The disunity and mistrust between and among various separatists and terrorists in Mindanao can either become a boon or bane for Muslim Filipinos. Differentiated interests blur the collective interest in achieving peace, the ultimate hope of all people in the southern Philippines whether Christians, indigenous peoples, or Muslims. Ethnic identities are socially constructed but can be deconstructed through political affiliations and philosophical beliefs. The real enemy of the Philippines, then, comes from a crooked dogma that offers false hopes of a united caliphate in the region.

This angle of conflict between the state and tribalism revives the issue of ethnonationalism versus Filipinism. Patterns of displacement and narratives of marginalization are reflected throughout all the provinces of Mindanao that became targets of past resettlements. In the end, the story of amalgamation is the story of marginalization; Filipino Muslims believe they were pushed to the periphery. As a result, Filipino Muslims’ perception of Filipinism is ambiguous and often merely territorial or geographic in nature, which is a serious ideological problem for the state.

Such ethnic tensions are exacerbated through terror acts. If clans and tribes have made the Marawi crisis complex, terrorism has made it chaotic.

[Chester Cabalza, Ph.D., is a security anthropologist. He is an Associate Professor at the National Defense College of the Philippines and a Senior Lecturer at the University of the Philippines Diliman. The views of the author are his and do not represent his organizational affiliations.]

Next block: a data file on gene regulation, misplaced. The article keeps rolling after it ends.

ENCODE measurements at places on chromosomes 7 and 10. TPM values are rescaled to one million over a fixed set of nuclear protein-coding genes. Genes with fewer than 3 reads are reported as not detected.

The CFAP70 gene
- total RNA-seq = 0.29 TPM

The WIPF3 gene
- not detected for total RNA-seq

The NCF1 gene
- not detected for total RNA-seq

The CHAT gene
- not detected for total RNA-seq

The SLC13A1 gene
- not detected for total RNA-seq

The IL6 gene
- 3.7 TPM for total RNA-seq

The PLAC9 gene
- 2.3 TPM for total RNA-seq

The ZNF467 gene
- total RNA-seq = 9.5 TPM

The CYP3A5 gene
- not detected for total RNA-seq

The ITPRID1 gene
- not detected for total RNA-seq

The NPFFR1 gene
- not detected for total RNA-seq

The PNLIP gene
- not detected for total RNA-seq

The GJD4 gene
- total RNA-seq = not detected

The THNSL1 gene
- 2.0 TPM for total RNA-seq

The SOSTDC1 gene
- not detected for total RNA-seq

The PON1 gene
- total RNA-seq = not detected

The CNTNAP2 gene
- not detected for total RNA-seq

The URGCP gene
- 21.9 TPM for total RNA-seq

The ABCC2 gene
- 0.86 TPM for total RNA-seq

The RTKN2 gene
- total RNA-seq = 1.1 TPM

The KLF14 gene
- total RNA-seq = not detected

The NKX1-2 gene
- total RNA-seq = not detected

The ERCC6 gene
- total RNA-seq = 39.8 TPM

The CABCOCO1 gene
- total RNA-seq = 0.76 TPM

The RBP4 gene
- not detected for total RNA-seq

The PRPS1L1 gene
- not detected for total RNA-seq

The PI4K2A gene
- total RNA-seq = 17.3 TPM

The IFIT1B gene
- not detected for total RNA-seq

Troops kill Sayyaf gunman in Basilan clash

From the Mindanao Examiner (Jul 7): Troops kill Sayyaf gunman in Basilan clash

Government troops killed an Abu Sayyaf militant in a clash Friday that left 4 soldiers wounded in the restive province of Basilan in southern Philippines, officials said.

Officials said the fighting erupted after militants under Nawapi Abdulsaid attacked a group of soldiers in the village of Bohe Pahu in Ungkaya Pukan town. The soldiers were sent to the area after receiving reports that a group of Abu Sayyaf gunmen were spotted in the village.

“It was a heavy gun battle between the elements of the 18th Infantry Battalion and the Abu Sayyaf members led by Nawapi Abdulsaid,” she said, adding, soldiers recovered one M79 grenade rifle and a Carbine rifle, including suspected crystal meth at the clash site.

She said the body of the slain militant was also recovered by soldiers. The wounded infantrymen were airlifted to Zamboanga City for emergency medical treatment.